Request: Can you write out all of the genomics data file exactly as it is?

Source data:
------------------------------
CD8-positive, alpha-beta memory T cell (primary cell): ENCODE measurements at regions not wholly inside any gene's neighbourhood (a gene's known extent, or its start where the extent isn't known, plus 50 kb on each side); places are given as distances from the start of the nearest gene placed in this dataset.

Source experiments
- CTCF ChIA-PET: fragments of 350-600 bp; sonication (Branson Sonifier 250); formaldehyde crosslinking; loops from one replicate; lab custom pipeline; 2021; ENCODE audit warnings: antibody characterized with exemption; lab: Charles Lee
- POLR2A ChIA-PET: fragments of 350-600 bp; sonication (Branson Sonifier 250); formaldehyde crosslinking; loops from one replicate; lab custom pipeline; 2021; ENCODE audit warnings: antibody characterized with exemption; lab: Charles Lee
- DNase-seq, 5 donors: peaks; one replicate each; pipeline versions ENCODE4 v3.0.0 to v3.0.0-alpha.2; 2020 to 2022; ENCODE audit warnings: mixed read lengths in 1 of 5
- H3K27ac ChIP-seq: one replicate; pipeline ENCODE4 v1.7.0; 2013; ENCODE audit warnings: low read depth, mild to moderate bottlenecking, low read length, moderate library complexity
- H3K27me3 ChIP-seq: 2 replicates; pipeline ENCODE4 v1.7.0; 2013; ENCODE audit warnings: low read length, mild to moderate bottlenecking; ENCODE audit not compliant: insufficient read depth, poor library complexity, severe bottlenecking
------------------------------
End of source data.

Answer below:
CD8-positive, alpha-beta memory T cell (primary cell): ENCODE measurements at regions not wholly inside any gene's neighbourhood (a gene's known extent, or its start where the extent isn't known, plus 50 kb on each side); places are given as distances from the start of the nearest gene placed in this dataset.

Source experiments
- CTCF ChIA-PET: fragments of 350-600 bp; sonication (Branson Sonifier 250); formaldehyde crosslinking; loops from one replicate; lab custom pipeline; 2021; ENCODE audit warnings: antibody characterized with exemption; lab: Charles Lee
- POLR2A ChIA-PET: fragments of 350-600 bp; sonication (Branson Sonifier 250); formaldehyde crosslinking; loops from one replicate; lab custom pipeline; 2021; ENCODE audit warnings: antibody characterized with exemption; lab: Charles Lee
- DNase-seq, 5 donors: peaks; one replicate each; pipeline versions ENCODE4 v3.0.0 to v3.0.0-alpha.2; 2020 to 2022; ENCODE audit warnings: mixed read lengths in 1 of 5
- H3K27ac ChIP-seq: one replicate; pipeline ENCODE4 v1.7.0; 2013; ENCODE audit warnings: low read depth, mild to moderate bottlenecking, low read length, moderate library complexity
- H3K27me3 ChIP-seq: 2 replicates; pipeline ENCODE4 v1.7.0; 2013; ENCODE audit warnings: low read length, mild to moderate bottlenecking; ENCODE audit not compliant: insufficient read depth, poor library complexity, severe bottlenecking